Regional YakAngler Pro Staff kayak fishing reports from New York, Pennsylvania, West Virginia, and Virginia.
On Halloween night I decided to hit the dock lights at night in hopes of finding a few stripers. I knew that with cooling temps, the fall feed, and some quality intel, that my chances would pretty good. I approached my first couple docks with no success, but I pushed on, hopping from dock to dock till I found some activity.
It’s 4:53am when I hear the back door open and shut very quickly. I’m in bed. I can hear my wife walk down the hallway, muttering about how cold it is outside. She’s a dairy farmer. She’s up each day at 1:50 am for the first milking. I ask her if she took a look at the thermometer when she left the dairy. “Ten below,” she says with disgust. She crawls in with me, puts her ice-cold feet on my warm legs, and I hop immediately out of bed. It’s time to go fishing.
The two-day unseasonably warm spell ended today! The air temperatures dropped from 45°F at 8am to the upper 30s in a few hours while we fished! Overcast and cold, drizzling rain were the order of the day. A couple times I swear the rain turned to sleet in the afternoon. Water temperatures stood steady at 38°F and the water clarity was nice at about 4’. This was the first day of a predicted freeze that ended that night with snow and freezing rain.
This spring, I decided I would finally head over to the Eastern Shore in search of my first bull red. Unfortunately, my schedule and the weather did not cooperate. I was left reading reports from local legends and wondering if I’d be able to pull off my first trip, let alone hook and land a decent red.
There is not much going on during the cold weather months of February and March. Football is over, hunting season is long gone, and the salt water scene is dull at best. To me that only means one thing - cold water bassin’!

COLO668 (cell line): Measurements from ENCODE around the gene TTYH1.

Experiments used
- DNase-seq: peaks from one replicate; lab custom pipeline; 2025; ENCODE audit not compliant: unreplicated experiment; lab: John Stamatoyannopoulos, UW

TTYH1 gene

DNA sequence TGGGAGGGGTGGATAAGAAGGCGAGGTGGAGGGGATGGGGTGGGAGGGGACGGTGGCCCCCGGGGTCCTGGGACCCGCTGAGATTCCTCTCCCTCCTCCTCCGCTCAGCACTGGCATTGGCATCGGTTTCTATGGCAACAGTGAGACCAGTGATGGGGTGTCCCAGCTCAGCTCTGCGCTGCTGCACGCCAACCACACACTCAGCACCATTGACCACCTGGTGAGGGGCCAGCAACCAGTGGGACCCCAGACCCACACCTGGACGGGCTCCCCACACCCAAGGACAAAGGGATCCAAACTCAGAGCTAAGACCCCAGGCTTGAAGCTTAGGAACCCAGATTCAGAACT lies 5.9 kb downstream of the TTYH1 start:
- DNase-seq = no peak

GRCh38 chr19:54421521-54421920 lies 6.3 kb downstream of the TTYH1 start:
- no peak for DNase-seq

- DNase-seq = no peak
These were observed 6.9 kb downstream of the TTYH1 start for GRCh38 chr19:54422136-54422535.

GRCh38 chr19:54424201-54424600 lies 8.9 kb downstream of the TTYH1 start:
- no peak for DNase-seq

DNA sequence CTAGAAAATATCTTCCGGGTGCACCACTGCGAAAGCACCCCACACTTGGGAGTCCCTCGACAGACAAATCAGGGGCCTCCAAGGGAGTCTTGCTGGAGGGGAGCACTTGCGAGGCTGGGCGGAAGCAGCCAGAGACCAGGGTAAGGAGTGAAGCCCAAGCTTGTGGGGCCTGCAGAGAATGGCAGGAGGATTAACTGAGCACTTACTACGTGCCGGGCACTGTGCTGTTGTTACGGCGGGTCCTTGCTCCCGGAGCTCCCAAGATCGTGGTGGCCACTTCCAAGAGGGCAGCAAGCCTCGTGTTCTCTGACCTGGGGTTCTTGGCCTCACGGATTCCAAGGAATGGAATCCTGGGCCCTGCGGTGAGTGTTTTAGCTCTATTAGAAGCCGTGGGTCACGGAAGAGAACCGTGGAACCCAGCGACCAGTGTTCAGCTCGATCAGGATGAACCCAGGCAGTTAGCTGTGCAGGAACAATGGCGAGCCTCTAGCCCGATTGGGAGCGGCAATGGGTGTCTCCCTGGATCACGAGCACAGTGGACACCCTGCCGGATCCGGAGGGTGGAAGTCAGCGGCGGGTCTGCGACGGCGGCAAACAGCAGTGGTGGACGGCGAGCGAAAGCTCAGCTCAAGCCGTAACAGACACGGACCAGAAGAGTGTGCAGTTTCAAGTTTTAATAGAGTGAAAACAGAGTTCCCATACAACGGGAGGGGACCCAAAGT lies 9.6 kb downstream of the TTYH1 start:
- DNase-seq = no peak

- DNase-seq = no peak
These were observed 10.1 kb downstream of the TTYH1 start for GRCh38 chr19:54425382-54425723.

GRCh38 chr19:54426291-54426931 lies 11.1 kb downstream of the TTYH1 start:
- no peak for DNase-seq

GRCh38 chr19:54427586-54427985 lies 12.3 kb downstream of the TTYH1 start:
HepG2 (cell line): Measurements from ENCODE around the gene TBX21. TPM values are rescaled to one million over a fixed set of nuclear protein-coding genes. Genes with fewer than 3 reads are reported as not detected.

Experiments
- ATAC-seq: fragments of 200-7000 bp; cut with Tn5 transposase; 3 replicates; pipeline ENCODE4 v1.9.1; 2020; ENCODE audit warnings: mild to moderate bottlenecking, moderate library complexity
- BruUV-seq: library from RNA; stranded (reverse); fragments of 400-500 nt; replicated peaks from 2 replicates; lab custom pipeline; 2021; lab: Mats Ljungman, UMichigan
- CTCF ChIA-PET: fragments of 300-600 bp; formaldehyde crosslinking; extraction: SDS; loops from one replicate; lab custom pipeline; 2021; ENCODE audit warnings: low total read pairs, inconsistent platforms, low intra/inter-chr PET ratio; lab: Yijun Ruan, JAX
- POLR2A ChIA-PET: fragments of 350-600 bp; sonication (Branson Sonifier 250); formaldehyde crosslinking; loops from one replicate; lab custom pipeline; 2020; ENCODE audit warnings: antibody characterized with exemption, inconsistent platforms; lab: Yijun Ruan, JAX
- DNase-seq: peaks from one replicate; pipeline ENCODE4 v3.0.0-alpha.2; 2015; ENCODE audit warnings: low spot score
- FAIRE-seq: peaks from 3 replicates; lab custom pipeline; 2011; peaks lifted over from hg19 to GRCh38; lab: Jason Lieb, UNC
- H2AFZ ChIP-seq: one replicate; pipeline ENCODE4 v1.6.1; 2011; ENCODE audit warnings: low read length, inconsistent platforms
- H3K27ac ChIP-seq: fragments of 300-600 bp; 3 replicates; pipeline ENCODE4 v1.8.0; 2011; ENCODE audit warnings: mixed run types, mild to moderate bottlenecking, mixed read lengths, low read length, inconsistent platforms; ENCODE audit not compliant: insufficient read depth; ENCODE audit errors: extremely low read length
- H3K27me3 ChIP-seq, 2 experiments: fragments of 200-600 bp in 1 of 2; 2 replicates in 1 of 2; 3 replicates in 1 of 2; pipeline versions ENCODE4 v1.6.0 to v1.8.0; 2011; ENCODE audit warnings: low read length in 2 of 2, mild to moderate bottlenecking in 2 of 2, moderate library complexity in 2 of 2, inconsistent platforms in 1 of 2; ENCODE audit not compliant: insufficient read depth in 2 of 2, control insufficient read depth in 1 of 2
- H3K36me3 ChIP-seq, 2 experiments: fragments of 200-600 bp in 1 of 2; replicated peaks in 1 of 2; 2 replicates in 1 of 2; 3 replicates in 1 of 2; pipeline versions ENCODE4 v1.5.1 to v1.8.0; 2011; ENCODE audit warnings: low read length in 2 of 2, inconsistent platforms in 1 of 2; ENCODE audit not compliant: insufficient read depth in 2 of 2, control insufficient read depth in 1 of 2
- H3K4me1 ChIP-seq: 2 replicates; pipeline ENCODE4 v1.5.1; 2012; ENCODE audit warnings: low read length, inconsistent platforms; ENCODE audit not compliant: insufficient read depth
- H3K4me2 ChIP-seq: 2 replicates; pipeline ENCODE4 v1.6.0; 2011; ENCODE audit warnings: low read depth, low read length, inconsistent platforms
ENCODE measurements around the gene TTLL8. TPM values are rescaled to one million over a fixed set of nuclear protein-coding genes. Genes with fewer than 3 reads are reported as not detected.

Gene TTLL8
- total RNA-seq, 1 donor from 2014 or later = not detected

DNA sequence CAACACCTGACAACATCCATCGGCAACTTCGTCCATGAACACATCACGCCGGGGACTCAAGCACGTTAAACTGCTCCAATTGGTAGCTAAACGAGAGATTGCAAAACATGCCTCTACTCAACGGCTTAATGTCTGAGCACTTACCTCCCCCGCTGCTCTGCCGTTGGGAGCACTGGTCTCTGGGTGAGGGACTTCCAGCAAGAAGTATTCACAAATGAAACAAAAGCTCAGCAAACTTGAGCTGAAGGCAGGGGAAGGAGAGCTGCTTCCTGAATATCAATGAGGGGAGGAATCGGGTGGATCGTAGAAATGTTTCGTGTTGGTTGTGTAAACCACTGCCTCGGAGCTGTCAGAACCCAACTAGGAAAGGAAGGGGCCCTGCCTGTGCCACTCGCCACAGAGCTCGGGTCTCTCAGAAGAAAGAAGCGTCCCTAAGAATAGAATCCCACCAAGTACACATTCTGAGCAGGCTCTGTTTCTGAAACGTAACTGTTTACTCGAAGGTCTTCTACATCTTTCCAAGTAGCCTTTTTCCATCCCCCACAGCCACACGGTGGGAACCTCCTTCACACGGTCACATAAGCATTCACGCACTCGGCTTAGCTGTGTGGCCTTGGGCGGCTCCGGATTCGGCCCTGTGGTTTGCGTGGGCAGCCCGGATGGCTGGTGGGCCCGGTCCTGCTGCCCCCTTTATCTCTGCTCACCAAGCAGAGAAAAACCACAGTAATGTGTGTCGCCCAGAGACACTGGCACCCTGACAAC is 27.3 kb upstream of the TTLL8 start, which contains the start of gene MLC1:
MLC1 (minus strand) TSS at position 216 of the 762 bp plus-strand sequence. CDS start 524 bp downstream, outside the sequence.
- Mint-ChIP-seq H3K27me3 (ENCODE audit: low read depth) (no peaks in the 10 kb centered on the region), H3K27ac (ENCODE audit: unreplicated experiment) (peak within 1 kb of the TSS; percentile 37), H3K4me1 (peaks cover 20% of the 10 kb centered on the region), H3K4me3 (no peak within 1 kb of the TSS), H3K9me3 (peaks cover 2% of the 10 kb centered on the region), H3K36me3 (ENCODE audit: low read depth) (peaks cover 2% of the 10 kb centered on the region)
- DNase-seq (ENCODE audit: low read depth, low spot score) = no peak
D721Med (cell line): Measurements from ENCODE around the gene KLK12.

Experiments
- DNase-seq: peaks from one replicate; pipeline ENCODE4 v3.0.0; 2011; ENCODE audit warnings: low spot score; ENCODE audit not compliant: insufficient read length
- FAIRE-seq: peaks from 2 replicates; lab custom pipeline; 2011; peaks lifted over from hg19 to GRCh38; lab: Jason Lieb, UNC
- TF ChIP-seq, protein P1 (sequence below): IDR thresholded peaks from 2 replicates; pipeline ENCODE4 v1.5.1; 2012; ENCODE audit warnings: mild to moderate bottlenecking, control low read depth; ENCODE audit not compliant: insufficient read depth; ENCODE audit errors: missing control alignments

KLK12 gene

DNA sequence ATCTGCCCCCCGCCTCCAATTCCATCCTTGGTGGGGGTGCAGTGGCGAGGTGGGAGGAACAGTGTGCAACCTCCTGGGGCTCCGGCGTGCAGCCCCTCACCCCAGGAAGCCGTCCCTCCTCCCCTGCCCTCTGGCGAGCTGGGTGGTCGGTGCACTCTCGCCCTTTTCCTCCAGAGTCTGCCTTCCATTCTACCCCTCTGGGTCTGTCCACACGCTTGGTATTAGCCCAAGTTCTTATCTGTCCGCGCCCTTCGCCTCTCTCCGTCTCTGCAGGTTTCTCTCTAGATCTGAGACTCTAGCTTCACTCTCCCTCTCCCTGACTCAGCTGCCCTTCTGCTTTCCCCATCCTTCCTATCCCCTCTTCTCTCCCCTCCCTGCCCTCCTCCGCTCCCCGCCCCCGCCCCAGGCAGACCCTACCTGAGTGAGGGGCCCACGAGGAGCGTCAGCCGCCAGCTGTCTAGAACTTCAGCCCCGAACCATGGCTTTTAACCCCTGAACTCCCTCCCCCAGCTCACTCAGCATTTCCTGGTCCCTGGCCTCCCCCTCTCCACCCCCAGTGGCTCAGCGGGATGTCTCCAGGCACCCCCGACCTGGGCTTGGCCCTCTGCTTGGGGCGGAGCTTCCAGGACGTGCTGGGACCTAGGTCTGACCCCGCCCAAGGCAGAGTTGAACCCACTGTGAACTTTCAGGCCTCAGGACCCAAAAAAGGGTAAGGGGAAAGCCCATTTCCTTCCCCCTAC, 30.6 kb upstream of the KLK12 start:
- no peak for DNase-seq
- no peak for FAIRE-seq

Exploring Virginia rivers in the spring is a rite of the season, full of opportunity. Itching to break out of the winter doldrums, I hit the water on a warm day to see what was stirring as the water temps inched upwards.
I feel pretty safe saying that at some point in time, every fisherman will reflect back to their "best day" on the water; thinking back to the time where the fishing was incredible, or when you landed the biggest fish of your life. Heck, that is one of the reasons that we fish. Those are memories that you will never forget. For me, the "best night" that I ever had on the water was a few weeks ago when Marty Mood and I put a whoppin' on some Pensacola bull redfish.
All the recent hoopla in the Chesapeake Bay region of big cow stripers has had me chomping at the bit to get in on the action. Our last trip out to Plantation Light yielded miles and miles of paddling, but no fish. Needless to say, I was bound and determined to nail one of those big ol' cows out of my kayak!